Today’s readings challenge us to see things from God’s perspective, from the perspective of Love. For the human way is to judge purely by appearances, to be impressed by status, wealth, and power. This is the worldly perspective that James point out, and it follows a conventional Jewish idea that the righteous are blessed with riches and power, and that poverty was a curse on the sinful. But Jesus overturns this.
So, in the Gospel, there is a comparison between how men – the world – understands Jesus, and how his disciples are to understand him. The world sees Jesus like just one of the prophets, a fairly conventional perspective, I suppose. But Peter speaks rightly when he says that Jesus is not just any prophet but the Messiah. However, the conventional Jewish idea of the Messiah was that he would topple empires, fight for Israel’s liberation from Rome, and restore power to the Jewish nation. And it’s clear from Peter’s reaction that although he knew Jesus was the Christ, he was unwilling to let go of this conventional vision of the Christ. It comes from a worldly perspective that is allied with power, violence, and riches.
And it is this perspective that Jesus rebukes and overturns. Because the divine perspective is one of Love, so that the Messiah comes in humility to serve, to teach, and, above all, to suffer. That is the way of Love, and it leads to the Cross. And it is this perspective that we – Christ’s disciples, the Church to whom James’ letter is addressed today – are to learn. And so it is that we’re ultimately judged by Love. Not by our riches or lack, which do not matter much to God, but by whether or not we have learnt to love as Christ loves, to see the world and other persons from God’s perspective of Love. If we do love, we will be led to the Cross, where we are united to Christ in suffering, but we can take heart because we will also have the promise of rising to a new and divine life.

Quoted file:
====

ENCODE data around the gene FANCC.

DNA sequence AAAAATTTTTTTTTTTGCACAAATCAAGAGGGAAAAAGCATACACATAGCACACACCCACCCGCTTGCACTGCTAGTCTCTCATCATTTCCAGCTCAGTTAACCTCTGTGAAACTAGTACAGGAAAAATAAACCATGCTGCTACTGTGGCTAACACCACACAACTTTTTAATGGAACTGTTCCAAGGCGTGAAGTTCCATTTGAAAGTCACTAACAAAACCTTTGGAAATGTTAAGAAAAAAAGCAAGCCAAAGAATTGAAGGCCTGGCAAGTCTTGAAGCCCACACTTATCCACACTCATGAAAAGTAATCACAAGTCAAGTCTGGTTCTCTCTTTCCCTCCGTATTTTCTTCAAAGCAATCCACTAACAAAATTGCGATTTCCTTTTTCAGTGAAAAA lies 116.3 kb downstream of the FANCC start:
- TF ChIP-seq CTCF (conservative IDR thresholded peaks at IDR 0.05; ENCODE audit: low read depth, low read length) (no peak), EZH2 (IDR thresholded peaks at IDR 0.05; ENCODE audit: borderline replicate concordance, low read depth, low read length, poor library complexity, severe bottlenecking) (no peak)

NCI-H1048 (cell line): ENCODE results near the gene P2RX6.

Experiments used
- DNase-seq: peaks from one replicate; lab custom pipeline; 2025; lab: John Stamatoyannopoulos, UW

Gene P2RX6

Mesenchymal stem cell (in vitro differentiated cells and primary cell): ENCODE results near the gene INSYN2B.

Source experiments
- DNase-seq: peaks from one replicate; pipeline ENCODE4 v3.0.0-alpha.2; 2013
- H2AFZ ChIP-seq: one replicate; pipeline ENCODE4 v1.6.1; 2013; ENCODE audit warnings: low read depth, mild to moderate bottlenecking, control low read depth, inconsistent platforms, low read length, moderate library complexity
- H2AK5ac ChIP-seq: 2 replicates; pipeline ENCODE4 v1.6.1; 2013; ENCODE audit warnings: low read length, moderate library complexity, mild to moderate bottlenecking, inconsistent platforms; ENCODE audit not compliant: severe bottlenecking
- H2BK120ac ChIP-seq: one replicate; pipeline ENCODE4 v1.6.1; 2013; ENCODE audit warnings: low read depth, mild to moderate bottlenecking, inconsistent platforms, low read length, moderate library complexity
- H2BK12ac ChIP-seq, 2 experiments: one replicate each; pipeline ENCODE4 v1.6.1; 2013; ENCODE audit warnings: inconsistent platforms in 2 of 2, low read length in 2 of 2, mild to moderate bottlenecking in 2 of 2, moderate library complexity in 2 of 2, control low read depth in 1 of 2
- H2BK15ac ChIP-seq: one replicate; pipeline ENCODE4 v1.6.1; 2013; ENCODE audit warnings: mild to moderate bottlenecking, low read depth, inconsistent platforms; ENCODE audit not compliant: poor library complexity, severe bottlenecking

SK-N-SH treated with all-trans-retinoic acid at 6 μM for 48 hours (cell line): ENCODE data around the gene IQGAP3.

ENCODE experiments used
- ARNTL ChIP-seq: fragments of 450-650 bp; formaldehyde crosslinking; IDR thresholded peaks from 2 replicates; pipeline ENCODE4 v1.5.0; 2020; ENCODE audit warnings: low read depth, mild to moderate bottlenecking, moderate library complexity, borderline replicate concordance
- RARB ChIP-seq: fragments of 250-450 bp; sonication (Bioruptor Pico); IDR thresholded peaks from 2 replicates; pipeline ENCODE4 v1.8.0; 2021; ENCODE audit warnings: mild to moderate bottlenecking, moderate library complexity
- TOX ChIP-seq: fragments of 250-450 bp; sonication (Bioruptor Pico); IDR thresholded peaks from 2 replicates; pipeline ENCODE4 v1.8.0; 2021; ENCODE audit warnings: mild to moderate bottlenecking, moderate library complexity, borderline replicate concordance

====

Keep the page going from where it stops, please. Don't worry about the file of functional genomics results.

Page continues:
We live in a time when there are so many words. As the Guardian website is called, ‘Comment is free’. Thus everyone feels free to comment, to venture an opinion even when one is ignorant and uninformed. About a year ago, someone went out on the streets and asked people what they thought of the new pope, when, in fact, there wasn’t one. But this did not stop people giving their opinions and commenting on the non-existent. Unfortunately, this was videoed and put on YouTube, which served to show the wisdom of St James’ advice today: sometimes it’s better to say nothing, to admit our ignorance; to be “slow to speak” and “bridle [the] tongue”.
In our age of citizen journalism, of Twitter, Facebook and blogs, we have to be even more vigilant about what we post and what we say. Very often we do not have all the necessary facts before us, so prudence and justice demands that we be more “quick to hear”, to listen in charity and present the views of those we disagree with fairly, as we see St Thomas Aquinas do in his writings. So, we’ll need to take more time to gather facts, reflect and think, rather than to rush and hit the ‘Retweet’ button. These words of St James, I think, are especially pertinent to religious bloggers and digital citizens today: “If any one thinks he is religious, and does not bridle his tongue but deceives his heart, this man’s religion is vain” (1:26). Hence, Pope Benedict said in 2012: “Learning to communicate is learning to listen and contemplate as well as speak. This is especially important for those engaged in the task of evangelization: both silence and word are essential elements, integral to the Church’s work of communication for the sake of a renewed proclamation of Christ in today’s world”.
So, rather than to stay seated in front of our computer screens or on our smart phones, from which we rush to comment on the world around us, perhaps we need to contemplate the world we wish to comment upon. This is what St James counsels: “visit orphans and widows in their affliction, and… keep oneself unstained from the world” (1:27). We may understand in this a call to social justice and outreach, as well as a call to contemplative prayer, of silence before God. Hence, the Holy Father repeatedly encourages us Christians to stop gossiping, and to get out into the world to serve those at the margins. In Evangelii Gaudium, for example, Pope Francis says: “I prefer a Church which is bruised, hurting and dirty because it has been out on the streets, rather than a Church which is unhealthy from being confined and from clinging to its own security” (§49).